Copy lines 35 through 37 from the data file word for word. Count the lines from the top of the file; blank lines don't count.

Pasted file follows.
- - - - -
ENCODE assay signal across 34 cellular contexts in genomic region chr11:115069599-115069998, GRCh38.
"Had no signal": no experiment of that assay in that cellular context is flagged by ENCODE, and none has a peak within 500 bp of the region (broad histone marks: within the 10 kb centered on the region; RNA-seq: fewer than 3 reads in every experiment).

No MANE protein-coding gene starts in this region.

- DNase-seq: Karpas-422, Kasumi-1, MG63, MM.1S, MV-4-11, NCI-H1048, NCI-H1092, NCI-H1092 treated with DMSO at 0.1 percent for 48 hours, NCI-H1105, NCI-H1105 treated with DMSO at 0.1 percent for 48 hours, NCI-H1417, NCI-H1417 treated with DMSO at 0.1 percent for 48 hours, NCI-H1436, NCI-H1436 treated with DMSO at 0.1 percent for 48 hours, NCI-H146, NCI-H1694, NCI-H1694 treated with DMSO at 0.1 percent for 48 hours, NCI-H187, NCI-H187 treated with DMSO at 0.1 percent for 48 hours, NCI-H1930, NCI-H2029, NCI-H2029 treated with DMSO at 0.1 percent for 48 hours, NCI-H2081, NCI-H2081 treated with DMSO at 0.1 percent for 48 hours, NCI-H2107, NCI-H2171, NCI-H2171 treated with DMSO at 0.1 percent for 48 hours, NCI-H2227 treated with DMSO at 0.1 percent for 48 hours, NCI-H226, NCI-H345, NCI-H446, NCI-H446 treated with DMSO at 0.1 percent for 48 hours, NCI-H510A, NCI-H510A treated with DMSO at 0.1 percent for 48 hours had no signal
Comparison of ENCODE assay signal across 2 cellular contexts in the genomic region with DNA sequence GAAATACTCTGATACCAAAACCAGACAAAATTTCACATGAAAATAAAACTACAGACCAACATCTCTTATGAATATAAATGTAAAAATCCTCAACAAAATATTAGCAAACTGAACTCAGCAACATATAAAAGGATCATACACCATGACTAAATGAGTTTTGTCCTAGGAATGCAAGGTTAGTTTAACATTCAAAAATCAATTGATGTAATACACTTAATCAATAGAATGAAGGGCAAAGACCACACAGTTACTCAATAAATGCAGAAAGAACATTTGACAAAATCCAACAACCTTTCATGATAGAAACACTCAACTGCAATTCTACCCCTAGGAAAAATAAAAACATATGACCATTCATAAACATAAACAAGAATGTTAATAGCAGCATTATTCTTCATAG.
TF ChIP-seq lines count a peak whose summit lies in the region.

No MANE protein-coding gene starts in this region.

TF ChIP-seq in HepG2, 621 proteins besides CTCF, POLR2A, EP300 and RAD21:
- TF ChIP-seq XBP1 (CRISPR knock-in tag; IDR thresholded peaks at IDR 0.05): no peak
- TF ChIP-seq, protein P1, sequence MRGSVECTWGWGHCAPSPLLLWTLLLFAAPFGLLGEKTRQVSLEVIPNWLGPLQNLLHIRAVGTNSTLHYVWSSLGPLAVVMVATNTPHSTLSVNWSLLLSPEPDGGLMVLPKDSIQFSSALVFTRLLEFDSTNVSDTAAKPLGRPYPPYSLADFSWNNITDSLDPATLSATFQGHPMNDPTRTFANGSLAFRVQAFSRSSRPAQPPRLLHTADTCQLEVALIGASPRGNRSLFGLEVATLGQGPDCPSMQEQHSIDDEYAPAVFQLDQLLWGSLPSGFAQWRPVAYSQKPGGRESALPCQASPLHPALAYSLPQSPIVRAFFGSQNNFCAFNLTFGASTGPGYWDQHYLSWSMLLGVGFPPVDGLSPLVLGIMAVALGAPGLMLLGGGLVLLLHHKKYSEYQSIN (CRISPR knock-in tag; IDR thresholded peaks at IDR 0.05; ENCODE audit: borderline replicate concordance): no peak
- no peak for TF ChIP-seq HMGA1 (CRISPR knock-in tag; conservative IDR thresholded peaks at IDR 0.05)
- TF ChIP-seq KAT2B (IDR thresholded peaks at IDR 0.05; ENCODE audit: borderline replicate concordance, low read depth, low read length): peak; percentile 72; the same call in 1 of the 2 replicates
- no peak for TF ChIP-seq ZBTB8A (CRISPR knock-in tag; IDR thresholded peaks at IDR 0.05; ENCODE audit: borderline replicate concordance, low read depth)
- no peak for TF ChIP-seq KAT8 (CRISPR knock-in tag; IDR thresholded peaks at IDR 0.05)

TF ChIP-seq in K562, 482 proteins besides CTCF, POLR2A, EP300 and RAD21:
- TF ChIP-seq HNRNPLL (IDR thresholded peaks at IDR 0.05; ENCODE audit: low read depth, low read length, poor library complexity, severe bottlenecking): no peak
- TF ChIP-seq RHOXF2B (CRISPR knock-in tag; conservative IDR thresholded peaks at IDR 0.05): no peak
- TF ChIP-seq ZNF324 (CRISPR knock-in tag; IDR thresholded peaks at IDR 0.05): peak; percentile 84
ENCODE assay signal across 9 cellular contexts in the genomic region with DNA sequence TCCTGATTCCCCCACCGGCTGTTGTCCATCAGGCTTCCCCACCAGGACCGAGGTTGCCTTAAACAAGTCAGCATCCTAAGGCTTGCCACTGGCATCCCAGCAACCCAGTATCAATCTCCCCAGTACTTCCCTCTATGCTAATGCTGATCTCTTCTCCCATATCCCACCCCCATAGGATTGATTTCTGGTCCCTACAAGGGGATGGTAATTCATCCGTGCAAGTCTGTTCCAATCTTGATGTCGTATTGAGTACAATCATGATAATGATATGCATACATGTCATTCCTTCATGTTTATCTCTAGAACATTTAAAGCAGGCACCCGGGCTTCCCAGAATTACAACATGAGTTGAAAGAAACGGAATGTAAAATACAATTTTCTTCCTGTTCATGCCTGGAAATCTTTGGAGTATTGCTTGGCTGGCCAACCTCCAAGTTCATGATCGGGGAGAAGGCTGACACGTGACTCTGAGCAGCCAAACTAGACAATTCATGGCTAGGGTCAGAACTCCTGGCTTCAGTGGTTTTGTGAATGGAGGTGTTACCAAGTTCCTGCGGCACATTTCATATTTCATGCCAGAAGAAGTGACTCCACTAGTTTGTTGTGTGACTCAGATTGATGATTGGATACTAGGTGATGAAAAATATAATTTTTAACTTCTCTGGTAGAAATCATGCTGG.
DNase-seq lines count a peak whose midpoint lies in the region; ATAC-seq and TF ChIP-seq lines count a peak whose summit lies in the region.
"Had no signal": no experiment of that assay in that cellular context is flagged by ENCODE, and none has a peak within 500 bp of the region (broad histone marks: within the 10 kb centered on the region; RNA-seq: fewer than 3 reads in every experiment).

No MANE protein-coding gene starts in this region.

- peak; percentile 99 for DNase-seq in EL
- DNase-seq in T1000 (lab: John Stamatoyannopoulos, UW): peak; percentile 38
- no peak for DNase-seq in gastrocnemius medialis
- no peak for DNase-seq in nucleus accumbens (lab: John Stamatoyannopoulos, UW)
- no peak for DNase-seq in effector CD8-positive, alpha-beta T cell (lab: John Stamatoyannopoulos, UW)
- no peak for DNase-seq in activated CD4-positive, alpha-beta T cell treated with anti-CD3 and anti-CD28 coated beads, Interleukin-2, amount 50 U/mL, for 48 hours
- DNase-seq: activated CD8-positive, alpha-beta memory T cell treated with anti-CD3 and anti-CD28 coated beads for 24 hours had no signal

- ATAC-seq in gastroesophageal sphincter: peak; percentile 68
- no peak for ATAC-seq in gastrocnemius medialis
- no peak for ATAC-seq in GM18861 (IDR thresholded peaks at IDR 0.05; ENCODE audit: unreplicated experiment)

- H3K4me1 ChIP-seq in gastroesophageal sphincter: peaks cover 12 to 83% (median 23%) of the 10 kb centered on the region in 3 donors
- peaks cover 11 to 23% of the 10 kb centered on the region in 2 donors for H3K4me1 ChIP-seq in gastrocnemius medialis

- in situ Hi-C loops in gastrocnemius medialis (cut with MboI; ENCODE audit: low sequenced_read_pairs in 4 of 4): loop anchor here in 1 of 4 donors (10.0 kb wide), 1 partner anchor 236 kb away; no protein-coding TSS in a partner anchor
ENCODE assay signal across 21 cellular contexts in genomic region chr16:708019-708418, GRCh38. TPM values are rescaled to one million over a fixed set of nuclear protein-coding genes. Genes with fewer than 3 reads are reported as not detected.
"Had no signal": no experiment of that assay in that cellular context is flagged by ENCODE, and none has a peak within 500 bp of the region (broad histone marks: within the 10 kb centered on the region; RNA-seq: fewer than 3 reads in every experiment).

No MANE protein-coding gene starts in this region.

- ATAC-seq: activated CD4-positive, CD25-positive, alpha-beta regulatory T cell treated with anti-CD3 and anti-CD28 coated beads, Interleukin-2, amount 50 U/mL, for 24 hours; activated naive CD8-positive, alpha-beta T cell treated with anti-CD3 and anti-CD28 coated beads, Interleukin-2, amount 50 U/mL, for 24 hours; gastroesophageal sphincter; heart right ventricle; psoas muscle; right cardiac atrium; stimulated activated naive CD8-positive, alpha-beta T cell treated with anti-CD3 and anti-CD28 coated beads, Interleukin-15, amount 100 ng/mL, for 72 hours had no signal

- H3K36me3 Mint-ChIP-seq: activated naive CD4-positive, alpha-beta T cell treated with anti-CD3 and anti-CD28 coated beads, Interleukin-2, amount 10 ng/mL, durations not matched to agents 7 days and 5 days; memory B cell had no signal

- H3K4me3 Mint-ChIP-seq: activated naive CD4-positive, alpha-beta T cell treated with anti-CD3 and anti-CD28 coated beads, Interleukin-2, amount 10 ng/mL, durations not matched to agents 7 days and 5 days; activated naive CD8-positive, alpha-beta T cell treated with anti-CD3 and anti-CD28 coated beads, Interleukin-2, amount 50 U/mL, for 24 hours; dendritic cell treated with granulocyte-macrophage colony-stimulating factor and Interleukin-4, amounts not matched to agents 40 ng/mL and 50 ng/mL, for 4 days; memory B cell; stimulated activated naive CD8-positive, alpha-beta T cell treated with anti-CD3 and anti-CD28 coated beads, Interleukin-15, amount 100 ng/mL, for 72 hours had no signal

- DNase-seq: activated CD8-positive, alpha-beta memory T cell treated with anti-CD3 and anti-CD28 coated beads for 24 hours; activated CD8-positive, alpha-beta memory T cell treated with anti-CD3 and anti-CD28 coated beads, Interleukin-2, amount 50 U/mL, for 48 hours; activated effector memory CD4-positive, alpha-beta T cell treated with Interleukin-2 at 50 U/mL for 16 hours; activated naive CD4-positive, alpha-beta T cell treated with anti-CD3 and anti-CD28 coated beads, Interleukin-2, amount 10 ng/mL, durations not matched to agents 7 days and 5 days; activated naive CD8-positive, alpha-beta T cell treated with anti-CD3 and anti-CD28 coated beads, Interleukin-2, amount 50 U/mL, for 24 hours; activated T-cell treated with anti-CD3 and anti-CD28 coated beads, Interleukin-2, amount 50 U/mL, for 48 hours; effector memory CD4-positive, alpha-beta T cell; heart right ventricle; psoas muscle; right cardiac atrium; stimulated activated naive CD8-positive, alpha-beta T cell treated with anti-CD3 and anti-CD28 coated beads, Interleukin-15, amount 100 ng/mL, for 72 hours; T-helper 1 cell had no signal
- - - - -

- in situ Hi-C loops in gastrocnemius medialis (cut with MboI; ENCODE audit: low sequenced_read_pairs in 4 of 4): loop anchor here in 1 of 4 donors (10.0 kb wide), 1 partner anchor 236 kb away; no protein-coding TSS in a partner anchor
ENCODE assay signal across 21 cellular contexts in genomic region chr16:708019-708418, GRCh38. TPM values are rescaled to one million over a fixed set of nuclear protein-coding genes. Genes with fewer than 3 reads are reported as not detected.
"Had no signal": no experiment of that assay in that cellular context is flagged by ENCODE, and none has a peak within 500 bp of the region (broad histone marks: within the 10 kb centered on the region; RNA-seq: fewer than 3 reads in every experiment).